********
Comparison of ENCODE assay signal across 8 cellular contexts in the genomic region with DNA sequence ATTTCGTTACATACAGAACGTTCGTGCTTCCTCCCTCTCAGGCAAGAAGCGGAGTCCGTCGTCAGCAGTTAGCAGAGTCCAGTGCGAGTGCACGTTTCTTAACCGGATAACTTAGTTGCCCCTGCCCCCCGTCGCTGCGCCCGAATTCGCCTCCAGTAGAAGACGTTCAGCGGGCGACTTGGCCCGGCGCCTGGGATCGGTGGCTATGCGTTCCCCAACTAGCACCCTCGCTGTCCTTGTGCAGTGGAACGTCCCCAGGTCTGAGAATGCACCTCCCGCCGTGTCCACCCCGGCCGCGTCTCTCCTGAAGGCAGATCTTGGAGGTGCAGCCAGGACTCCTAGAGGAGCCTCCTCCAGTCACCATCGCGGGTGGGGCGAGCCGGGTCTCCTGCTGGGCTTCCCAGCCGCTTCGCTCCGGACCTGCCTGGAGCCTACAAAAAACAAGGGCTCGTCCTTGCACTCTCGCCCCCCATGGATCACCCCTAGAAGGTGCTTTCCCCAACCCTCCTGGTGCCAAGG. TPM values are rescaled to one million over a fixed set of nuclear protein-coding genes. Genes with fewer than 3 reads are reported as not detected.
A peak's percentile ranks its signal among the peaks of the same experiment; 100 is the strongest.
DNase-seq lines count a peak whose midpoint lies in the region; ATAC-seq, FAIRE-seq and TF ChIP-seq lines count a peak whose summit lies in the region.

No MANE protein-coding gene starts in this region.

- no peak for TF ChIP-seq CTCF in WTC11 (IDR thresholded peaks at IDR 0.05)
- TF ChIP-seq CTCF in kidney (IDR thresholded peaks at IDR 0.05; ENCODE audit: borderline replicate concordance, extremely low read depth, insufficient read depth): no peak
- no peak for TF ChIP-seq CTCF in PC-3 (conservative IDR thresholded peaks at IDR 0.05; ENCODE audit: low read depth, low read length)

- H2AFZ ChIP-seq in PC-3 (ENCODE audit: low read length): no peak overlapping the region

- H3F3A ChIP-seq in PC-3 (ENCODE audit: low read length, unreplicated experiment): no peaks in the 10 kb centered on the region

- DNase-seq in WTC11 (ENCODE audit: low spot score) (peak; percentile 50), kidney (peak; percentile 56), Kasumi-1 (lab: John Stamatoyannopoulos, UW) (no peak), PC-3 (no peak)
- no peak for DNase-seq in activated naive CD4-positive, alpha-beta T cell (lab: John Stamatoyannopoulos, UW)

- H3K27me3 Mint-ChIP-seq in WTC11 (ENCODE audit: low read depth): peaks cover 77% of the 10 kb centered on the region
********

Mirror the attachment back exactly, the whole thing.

Comparison of ENCODE assay signal across 8 cellular contexts in the genomic region with DNA sequence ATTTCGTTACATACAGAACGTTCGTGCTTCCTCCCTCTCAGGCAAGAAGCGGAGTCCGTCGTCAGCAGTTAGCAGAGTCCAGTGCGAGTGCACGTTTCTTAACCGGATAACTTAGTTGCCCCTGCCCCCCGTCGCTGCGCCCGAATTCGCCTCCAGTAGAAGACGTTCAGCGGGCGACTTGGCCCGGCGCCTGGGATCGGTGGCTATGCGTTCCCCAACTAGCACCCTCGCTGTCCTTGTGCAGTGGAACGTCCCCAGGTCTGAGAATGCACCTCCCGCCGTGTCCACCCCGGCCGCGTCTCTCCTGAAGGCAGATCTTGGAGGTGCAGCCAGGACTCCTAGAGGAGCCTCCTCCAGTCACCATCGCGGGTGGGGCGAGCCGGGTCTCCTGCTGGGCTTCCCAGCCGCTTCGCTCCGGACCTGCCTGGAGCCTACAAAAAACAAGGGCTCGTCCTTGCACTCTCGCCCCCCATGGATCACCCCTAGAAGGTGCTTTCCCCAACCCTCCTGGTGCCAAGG. TPM values are rescaled to one million over a fixed set of nuclear protein-coding genes. Genes with fewer than 3 reads are reported as not detected.
A peak's percentile ranks its signal among the peaks of the same experiment; 100 is the strongest.
DNase-seq lines count a peak whose midpoint lies in the region; ATAC-seq, FAIRE-seq and TF ChIP-seq lines count a peak whose summit lies in the region.

No MANE protein-coding gene starts in this region.

- no peak for TF ChIP-seq CTCF in WTC11 (IDR thresholded peaks at IDR 0.05)
- TF ChIP-seq CTCF in kidney (IDR thresholded peaks at IDR 0.05; ENCODE audit: borderline replicate concordance, extremely low read depth, insufficient read depth): no peak
- no peak for TF ChIP-seq CTCF in PC-3 (conservative IDR thresholded peaks at IDR 0.05; ENCODE audit: low read depth, low read length)

- H2AFZ ChIP-seq in PC-3 (ENCODE audit: low read length): no peak overlapping the region

- H3F3A ChIP-seq in PC-3 (ENCODE audit: low read length, unreplicated experiment): no peaks in the 10 kb centered on the region

- DNase-seq in WTC11 (ENCODE audit: low spot score) (peak; percentile 50), kidney (peak; percentile 56), Kasumi-1 (lab: John Stamatoyannopoulos, UW) (no peak), PC-3 (no peak)
- no peak for DNase-seq in activated naive CD4-positive, alpha-beta T cell (lab: John Stamatoyannopoulos, UW)

- H3K27me3 Mint-ChIP-seq in WTC11 (ENCODE audit: low read depth): peaks cover 77% of the 10 kb centered on the region